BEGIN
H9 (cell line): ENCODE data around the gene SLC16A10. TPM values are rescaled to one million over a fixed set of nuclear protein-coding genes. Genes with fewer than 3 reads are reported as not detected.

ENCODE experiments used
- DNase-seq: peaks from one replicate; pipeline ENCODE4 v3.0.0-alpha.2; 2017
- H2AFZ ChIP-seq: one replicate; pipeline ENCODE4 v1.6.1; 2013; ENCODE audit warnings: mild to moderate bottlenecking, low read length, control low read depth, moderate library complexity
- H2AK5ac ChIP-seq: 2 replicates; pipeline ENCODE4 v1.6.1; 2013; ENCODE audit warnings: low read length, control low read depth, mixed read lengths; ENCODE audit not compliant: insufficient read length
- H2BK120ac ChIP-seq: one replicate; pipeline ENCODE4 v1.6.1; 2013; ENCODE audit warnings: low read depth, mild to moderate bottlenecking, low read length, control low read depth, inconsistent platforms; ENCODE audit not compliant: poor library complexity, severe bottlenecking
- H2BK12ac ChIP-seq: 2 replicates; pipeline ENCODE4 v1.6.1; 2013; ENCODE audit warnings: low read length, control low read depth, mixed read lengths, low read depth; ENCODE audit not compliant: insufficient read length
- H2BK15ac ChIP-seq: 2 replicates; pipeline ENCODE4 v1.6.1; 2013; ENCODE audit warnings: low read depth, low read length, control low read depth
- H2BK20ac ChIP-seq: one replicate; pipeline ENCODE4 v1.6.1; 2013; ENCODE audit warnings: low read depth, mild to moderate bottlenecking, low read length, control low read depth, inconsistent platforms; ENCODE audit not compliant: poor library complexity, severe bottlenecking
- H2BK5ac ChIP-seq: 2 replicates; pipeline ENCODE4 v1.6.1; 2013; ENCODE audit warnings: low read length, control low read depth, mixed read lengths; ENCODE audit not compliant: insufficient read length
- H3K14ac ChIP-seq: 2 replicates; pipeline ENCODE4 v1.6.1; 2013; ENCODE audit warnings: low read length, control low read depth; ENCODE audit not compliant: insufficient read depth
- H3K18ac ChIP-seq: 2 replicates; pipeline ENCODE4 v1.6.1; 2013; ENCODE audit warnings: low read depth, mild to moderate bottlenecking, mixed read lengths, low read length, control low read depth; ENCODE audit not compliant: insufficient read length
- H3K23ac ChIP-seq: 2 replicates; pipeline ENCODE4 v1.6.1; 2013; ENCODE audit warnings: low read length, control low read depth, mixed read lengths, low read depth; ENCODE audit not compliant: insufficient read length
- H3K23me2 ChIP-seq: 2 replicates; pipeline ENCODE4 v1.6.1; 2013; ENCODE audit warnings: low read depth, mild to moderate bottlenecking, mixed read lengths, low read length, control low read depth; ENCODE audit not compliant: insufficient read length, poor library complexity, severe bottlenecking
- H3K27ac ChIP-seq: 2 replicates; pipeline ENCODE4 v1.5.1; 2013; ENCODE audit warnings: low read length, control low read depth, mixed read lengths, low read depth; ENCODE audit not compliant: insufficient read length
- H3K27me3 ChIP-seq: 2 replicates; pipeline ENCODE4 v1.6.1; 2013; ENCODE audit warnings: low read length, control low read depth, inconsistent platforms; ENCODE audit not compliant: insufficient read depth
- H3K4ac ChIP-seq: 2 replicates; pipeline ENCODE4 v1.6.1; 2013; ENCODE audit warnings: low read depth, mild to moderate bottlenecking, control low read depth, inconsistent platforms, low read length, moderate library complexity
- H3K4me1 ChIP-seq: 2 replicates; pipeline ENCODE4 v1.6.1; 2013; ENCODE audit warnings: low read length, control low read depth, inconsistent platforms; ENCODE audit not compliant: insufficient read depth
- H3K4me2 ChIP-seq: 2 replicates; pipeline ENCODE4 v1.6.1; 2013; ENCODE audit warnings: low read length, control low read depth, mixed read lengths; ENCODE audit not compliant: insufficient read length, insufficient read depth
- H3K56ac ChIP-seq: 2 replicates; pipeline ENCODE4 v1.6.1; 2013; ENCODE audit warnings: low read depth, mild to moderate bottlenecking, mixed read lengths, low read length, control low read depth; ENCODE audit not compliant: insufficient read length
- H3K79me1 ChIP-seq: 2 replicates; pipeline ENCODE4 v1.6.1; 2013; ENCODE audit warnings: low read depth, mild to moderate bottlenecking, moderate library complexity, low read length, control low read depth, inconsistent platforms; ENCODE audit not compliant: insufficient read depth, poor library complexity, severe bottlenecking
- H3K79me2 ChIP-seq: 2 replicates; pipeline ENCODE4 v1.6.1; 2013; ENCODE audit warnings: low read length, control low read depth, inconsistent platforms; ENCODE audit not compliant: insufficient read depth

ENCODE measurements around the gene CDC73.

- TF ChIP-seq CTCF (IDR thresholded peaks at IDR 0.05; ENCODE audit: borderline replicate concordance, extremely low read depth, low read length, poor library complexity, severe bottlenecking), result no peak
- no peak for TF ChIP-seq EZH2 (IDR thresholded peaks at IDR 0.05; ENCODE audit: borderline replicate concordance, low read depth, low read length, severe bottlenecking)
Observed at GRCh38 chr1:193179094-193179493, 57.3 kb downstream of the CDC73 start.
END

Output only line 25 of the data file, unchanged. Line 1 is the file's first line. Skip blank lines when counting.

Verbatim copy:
- no peak for TF ChIP-seq EZH2 (IDR thresholded peaks at IDR 0.05; ENCODE audit: borderline replicate concordance, low read depth, low read length, severe bottlenecking)